Oh, back to earth with a bump. No. ‘Today,’ says Jesus, ‘today this scripture has been fulfilled in your hearing...’ What? Now hang on... Generations stand at arms stretch across history between Jesus and Isaiah the prophet uttering those hopeful words of God. And yet somehow, today, in the present, in the now, amongst us together, they are completed, what was once only a yearning now is made whole and possible - there is real, wild, unabashed, brazen hope.

At the moment I can’t hear much good news for the poor, for the captive or the oppressed. In fact just the opposite in the current economic climate. And yet Isaiah and Jesus remind us that these are physical signs of God’s presence amongst us in His coming Kingdom. But they aren’t just dawning on some distant future - today says Jesus these find their fulfillment.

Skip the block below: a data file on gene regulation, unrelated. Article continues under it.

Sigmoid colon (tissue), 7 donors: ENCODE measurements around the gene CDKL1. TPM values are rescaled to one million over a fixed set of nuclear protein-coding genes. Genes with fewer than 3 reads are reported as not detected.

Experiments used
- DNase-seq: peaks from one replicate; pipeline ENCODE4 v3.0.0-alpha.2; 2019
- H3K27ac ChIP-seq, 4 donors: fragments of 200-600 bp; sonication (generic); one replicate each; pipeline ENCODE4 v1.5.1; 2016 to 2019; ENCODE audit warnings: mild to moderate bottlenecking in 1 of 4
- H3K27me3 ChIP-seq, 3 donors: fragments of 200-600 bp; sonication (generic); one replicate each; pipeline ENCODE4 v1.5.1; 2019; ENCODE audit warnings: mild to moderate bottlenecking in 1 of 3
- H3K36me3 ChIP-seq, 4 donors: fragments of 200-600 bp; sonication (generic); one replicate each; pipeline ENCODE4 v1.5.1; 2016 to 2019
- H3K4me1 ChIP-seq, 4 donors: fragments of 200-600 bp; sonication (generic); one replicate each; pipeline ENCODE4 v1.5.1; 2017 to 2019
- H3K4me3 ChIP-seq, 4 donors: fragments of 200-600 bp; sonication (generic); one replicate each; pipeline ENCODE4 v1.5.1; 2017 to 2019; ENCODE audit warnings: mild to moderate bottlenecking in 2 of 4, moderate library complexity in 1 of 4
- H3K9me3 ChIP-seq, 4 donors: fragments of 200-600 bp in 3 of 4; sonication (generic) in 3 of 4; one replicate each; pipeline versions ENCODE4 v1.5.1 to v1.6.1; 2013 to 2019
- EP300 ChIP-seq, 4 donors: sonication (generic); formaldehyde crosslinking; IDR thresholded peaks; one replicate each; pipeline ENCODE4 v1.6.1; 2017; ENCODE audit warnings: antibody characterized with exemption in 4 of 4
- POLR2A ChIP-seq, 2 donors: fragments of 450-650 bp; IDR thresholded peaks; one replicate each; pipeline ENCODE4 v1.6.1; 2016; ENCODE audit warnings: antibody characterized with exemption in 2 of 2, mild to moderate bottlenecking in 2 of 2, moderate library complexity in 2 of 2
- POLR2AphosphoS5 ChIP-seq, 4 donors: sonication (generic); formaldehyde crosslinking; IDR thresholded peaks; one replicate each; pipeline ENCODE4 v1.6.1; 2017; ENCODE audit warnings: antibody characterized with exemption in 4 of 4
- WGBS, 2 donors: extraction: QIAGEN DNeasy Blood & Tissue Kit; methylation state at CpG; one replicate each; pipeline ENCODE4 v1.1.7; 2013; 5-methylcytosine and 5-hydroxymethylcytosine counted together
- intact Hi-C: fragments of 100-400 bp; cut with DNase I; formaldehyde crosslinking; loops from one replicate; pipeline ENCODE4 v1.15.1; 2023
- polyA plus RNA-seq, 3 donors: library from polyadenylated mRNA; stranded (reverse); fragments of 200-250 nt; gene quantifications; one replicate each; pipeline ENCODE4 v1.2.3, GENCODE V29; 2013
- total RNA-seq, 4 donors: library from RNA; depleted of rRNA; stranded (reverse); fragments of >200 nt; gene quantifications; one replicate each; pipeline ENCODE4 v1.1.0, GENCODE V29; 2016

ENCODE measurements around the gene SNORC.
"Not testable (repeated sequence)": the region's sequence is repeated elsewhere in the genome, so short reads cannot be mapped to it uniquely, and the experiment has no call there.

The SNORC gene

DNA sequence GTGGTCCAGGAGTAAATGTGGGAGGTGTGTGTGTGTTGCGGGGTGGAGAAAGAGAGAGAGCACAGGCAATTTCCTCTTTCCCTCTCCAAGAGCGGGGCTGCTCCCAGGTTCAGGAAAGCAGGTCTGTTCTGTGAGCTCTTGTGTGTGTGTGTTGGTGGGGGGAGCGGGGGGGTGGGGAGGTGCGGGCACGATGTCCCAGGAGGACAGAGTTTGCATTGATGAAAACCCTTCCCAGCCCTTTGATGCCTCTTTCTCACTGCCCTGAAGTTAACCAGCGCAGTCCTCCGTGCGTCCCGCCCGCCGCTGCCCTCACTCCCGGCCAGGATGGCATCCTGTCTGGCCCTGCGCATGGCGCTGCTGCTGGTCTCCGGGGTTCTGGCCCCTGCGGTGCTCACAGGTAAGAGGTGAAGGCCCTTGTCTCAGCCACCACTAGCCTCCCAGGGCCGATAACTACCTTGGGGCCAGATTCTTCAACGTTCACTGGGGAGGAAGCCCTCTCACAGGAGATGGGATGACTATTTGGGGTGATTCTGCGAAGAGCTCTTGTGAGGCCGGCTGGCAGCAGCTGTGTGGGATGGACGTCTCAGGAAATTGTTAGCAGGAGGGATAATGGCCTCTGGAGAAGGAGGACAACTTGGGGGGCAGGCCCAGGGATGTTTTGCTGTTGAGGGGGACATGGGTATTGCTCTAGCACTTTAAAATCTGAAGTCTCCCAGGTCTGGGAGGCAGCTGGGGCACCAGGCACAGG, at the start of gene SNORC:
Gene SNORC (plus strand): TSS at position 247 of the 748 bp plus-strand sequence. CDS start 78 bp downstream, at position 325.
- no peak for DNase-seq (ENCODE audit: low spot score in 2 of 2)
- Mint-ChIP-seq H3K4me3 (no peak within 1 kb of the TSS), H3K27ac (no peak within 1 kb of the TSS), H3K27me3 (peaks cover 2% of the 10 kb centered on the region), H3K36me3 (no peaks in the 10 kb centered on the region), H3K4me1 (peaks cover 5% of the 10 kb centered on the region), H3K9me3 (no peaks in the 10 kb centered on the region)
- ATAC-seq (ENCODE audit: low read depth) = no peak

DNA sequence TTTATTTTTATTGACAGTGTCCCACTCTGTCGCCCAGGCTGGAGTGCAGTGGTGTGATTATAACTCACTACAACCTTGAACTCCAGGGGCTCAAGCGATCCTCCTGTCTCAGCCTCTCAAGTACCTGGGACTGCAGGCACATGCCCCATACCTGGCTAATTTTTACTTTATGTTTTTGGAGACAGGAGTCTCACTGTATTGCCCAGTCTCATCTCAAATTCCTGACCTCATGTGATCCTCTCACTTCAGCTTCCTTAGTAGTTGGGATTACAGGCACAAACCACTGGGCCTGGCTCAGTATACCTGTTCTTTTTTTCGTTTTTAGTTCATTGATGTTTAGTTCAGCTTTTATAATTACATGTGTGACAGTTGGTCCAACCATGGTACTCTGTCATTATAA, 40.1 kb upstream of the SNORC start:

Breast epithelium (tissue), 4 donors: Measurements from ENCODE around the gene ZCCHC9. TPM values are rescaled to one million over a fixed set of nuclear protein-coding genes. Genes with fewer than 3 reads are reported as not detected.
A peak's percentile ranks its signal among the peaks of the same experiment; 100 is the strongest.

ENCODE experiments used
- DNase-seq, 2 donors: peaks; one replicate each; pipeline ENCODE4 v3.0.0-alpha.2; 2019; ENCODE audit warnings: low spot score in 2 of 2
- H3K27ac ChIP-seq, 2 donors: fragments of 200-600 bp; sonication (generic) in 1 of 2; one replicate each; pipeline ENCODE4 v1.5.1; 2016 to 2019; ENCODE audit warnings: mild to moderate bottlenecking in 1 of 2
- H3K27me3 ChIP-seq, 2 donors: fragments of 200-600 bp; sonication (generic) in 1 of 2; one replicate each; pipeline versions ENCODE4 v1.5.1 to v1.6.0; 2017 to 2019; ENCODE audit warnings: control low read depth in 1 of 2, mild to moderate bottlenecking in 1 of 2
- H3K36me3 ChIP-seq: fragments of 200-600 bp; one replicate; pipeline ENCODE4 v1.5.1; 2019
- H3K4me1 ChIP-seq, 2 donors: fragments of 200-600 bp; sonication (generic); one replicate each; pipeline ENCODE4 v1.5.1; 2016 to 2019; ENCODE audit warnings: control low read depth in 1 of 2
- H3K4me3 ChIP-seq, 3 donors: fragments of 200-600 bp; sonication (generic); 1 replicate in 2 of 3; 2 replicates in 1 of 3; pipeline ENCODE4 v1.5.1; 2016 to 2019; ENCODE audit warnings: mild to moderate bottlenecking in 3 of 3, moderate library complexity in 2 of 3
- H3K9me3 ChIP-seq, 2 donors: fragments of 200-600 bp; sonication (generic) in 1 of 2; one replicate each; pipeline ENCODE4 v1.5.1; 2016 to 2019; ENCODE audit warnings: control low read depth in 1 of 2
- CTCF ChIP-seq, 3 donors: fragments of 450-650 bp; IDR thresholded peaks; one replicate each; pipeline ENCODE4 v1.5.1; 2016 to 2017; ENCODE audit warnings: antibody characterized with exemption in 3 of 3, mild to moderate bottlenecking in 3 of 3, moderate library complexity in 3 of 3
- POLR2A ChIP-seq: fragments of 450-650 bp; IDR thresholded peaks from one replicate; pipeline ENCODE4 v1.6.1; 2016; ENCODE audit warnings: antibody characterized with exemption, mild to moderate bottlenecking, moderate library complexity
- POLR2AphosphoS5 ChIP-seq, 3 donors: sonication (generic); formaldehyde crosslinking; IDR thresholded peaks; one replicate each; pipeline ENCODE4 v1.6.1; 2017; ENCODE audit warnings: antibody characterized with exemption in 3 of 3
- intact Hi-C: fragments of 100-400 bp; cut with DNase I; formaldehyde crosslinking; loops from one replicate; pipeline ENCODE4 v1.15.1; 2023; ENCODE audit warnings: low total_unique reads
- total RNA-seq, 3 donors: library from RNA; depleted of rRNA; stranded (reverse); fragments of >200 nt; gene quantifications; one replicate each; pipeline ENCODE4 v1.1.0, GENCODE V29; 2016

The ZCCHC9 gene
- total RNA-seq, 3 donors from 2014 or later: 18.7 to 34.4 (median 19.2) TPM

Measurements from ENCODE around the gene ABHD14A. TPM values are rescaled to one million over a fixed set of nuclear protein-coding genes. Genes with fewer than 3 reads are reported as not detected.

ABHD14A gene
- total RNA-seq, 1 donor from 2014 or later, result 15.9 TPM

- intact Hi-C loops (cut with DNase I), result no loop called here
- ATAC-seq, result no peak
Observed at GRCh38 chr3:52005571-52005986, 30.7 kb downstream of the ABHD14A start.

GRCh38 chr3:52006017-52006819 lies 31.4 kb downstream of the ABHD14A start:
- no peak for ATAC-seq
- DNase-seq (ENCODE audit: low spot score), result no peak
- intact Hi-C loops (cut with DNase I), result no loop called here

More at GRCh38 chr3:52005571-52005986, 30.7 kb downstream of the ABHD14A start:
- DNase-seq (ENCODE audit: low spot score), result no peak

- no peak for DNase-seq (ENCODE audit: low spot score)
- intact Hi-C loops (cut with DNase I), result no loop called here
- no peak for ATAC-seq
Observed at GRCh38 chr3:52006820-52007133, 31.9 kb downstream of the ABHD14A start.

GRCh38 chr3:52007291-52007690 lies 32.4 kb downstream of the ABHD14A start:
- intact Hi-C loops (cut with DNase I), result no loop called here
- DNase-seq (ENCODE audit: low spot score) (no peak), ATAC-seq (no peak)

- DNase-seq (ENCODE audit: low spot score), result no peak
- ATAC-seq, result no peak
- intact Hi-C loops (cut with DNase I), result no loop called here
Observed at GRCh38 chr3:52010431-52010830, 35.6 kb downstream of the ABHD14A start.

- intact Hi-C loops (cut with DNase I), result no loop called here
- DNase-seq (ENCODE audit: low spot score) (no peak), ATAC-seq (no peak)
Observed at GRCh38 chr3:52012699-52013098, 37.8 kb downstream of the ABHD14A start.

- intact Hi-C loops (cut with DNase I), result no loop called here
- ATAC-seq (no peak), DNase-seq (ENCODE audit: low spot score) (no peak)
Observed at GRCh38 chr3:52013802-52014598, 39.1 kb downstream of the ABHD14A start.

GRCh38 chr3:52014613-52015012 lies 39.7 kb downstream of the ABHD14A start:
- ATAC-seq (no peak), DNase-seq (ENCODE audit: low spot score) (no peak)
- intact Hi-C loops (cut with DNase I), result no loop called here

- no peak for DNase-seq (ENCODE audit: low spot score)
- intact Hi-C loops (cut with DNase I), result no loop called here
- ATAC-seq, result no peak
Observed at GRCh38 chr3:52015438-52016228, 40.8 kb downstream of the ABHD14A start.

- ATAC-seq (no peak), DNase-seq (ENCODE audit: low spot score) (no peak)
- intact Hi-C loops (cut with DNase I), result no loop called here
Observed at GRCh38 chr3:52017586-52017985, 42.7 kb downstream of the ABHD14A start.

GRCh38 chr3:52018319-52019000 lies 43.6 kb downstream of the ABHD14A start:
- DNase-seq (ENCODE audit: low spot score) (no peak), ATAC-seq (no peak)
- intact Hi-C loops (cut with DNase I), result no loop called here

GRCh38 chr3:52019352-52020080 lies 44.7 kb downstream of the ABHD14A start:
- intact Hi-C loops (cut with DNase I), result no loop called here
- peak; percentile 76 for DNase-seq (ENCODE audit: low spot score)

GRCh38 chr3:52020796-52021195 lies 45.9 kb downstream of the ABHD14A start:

We are good at spiritualizing longings like these, to the exclusion of their outworking very practically. Of course God’s coming amongst us is about good news for the poor in spirit and releasing those blinded by the oppression of sin, but that’s not just it, not by a long shot.

Jesus’ interpretation of Isaiah’s words, are consistent with the message of Christmas.  Mary sang of filling the hungry with good things and sending the rich away empty while the angels sang of goodwill to those on whom the favour of God rests.  And here, Jesus reads of all of that summed up.

That ‘year of the Lord’s favour’ was the the year of Jubilee when debts were cancelled, slaves freed and slates wiped clean - according to the Old Testament law. Jesus says that today, amongst us begins a new time where debts are wiped and spiritual and physical and economic freedoms are brought in.

But they are brought in, not legally like some sort of policy decision that ends when the law is changed. God’s Kingdom is lived out this way in lives filled, just as Jesus’ was, with the power of the Holy Spirit. Lives that live out the topsy turvey values of God’s kingdom are radically lived out where the spiritual and the economic justices are bound together.